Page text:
The Knox County Health Department is working closely with management to ensure all employees are following proper recommendations. The employees, who tested positive, as well as others in their immediate work areas, are self-quarantining, the Knox County Health Department wrote in a release.
If you patronized Burkes Outlet in Corbin during the following times, then it is possible you may have been exposed.
- Wednesday, March 17, between the hours of 9 a.m. – 4 p.m.
- Tuesday, March 16, between the hours of 9 a.m. – 5:30 p.m.
- Monday, March 15, between the hours of 11 a.m. – 8 p.m.
If you patronized the Walmart Pharmacy in Barbourville during the following times, then it is possible you may have been exposed.
- Wednesday, March 17, Tuesday, March 16, or Monday, March 15, between the hours of 9 a.m. – 7 p.m.
The public is encouraged to monitor for symptoms of COVID-19, and if they become ill and show signs of COVID-19, then they should get tested, the Knox County Health Department wrote in a release.
The Laurel County Health Department is no longer releasing COVID-19 numbers Tuesday through Friday, and instead is issuing a weekly COVID-19 update every Monday afternoon at 5 p.m.
Laurel County’s COVID–19 incidence rate stood at 26.3 Thursday, which was the seventh highest COVID-19 incidence rate in the state, according to the state’s official COVID-19 website.
The Bell County Health Department reported 10 new individual COVID-19 cases Thursday, bringing the county’s total number of cases to 2,881.
There are currently 47 active individual cases, of which four people are hospitalized.
The Bell County Health Department has announced a total of 41 COVID-19 deaths with the two most recent fatalities being reported on March 16.
Bell County’s COVID–19 incidence rate stood at 22.0 Thursday, which was the 11th highest incidence rate in the state, according to the state’s official COVID-19 website.
The Whitley County Health Department announced eight additional COVID–19 cases on Thursday, bringing the county’s total number of cases to 3,486.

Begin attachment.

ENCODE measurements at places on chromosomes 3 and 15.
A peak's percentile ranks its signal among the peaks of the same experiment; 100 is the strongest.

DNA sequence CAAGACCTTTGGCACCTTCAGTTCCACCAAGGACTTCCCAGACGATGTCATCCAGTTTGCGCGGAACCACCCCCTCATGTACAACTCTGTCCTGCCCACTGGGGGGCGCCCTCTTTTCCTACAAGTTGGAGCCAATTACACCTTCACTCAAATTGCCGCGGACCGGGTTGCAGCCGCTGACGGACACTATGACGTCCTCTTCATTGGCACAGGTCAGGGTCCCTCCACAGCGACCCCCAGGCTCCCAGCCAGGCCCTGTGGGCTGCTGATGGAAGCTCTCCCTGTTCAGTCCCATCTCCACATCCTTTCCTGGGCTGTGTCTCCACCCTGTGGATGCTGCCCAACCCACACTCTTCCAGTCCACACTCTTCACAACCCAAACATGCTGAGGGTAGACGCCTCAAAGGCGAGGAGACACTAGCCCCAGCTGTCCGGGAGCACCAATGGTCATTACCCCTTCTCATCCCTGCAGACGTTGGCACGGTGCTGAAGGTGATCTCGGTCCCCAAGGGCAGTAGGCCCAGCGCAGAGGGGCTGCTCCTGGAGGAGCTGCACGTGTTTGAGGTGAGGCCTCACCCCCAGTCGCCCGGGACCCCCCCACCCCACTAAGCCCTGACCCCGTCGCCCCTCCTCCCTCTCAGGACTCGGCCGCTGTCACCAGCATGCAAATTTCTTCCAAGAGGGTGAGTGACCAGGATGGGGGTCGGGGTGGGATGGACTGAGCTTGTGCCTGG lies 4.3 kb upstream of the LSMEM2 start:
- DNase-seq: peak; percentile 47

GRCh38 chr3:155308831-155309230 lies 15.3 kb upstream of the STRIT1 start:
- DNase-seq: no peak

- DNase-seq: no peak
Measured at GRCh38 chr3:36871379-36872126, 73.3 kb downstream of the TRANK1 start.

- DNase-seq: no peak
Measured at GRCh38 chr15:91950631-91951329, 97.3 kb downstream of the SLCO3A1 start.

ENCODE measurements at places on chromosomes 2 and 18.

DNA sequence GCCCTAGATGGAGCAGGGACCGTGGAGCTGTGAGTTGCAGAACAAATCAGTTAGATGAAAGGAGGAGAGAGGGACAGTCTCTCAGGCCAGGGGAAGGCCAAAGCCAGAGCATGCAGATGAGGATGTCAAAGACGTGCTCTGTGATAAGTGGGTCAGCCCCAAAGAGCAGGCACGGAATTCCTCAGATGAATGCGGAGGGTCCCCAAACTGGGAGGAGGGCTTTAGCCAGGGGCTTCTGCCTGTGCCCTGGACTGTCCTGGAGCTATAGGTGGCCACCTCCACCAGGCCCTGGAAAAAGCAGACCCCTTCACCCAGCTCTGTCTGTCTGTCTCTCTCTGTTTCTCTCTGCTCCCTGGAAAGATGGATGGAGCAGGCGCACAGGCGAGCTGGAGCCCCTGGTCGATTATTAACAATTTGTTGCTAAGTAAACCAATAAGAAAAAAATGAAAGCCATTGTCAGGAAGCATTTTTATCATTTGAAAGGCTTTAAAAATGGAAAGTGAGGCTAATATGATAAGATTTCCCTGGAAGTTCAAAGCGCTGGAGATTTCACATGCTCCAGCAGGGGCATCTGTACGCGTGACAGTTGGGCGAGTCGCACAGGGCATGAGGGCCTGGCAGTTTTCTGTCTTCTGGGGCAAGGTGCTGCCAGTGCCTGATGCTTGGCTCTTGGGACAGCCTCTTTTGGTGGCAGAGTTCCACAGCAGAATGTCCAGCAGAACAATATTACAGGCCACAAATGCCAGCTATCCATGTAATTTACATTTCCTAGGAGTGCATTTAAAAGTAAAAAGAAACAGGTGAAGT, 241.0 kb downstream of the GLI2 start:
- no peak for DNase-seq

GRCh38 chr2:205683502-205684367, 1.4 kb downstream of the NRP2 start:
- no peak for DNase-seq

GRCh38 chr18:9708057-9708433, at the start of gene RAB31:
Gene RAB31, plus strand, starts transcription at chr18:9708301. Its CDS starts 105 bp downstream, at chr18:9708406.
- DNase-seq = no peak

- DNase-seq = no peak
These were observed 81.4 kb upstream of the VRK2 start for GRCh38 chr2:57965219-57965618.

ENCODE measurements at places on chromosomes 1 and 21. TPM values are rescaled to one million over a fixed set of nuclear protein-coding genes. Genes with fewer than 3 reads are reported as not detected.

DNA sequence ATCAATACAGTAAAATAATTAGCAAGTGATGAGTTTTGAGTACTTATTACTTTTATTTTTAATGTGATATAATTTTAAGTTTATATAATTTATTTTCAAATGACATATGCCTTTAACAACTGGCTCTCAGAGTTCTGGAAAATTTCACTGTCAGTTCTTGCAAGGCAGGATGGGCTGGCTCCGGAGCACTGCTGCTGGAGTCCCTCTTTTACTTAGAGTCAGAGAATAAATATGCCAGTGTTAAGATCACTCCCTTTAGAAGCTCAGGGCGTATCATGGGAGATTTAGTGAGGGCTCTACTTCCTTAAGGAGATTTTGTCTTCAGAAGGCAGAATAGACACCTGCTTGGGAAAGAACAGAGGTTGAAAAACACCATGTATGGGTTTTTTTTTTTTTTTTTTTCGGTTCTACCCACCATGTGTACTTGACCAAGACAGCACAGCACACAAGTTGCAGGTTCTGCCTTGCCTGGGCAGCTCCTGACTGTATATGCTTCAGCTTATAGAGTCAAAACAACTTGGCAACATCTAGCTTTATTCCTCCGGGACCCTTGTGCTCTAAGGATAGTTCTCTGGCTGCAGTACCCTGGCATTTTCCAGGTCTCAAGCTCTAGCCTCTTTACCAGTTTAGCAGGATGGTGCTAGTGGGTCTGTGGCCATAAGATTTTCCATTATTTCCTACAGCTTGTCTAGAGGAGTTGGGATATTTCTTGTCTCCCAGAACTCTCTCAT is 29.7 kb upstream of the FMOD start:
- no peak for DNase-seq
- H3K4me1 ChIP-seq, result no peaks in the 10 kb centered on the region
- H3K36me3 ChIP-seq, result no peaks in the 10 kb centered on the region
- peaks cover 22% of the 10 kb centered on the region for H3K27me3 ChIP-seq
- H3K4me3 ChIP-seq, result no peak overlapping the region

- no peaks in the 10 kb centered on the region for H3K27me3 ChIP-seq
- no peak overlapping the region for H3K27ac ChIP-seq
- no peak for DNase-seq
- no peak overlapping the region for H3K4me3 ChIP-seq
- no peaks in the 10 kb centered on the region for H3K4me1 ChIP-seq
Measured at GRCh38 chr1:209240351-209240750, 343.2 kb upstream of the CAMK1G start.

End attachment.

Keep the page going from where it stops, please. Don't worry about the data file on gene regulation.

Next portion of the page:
There are currently 81 active cases of which no one is hospitalized. A total of 3,373 people have been released from isolation in Whitley County.
With the new cases, Whitley County’s COVID–19 incidence rate stood at 21.3 Thursday, which was the 14th highest rate in the state, according to the state’s official COVID-19 website
Gov. Andy Beshear announced 785 additional COVID–19 cases in Kentucky on Thursday, bringing the state’s total to 419,149.
Beshear said 449 Kentuckians are currently hospitalized, of which 110 are in intensive care.
As of Thursday, eight of Kentucky’s 120 counties have a COVID–19 incidence rate greater than 25, which places them in the red zone.
Lyon County has the highest incidence rate in the state at 276.7. Lee, Menifee, Fulton, and Elliott counties all had an incidence rate of 0.0.
Beshear also announced Thursday that starting Friday, bars and restaurants will be allowed to serve until midnight and the doors must close by 1 a.m.
Social distancing and the 60 percent seating capacity limits remain however.
Beshear announced that all Kentuckian 50 and older can sign up for COVID-19 vaccination appointments on or after Monday, March 22.
He said all Kentuckians ages 16 and older will be able to sign up for appointments by April 12.
“Kentuckians deemed most vulnerable should still get priority, and they will, but we can’t have these vaccines sitting in a freezer. We are in a race against the COVID-19 variants and we’ve got to get it out fast,” said Beshear.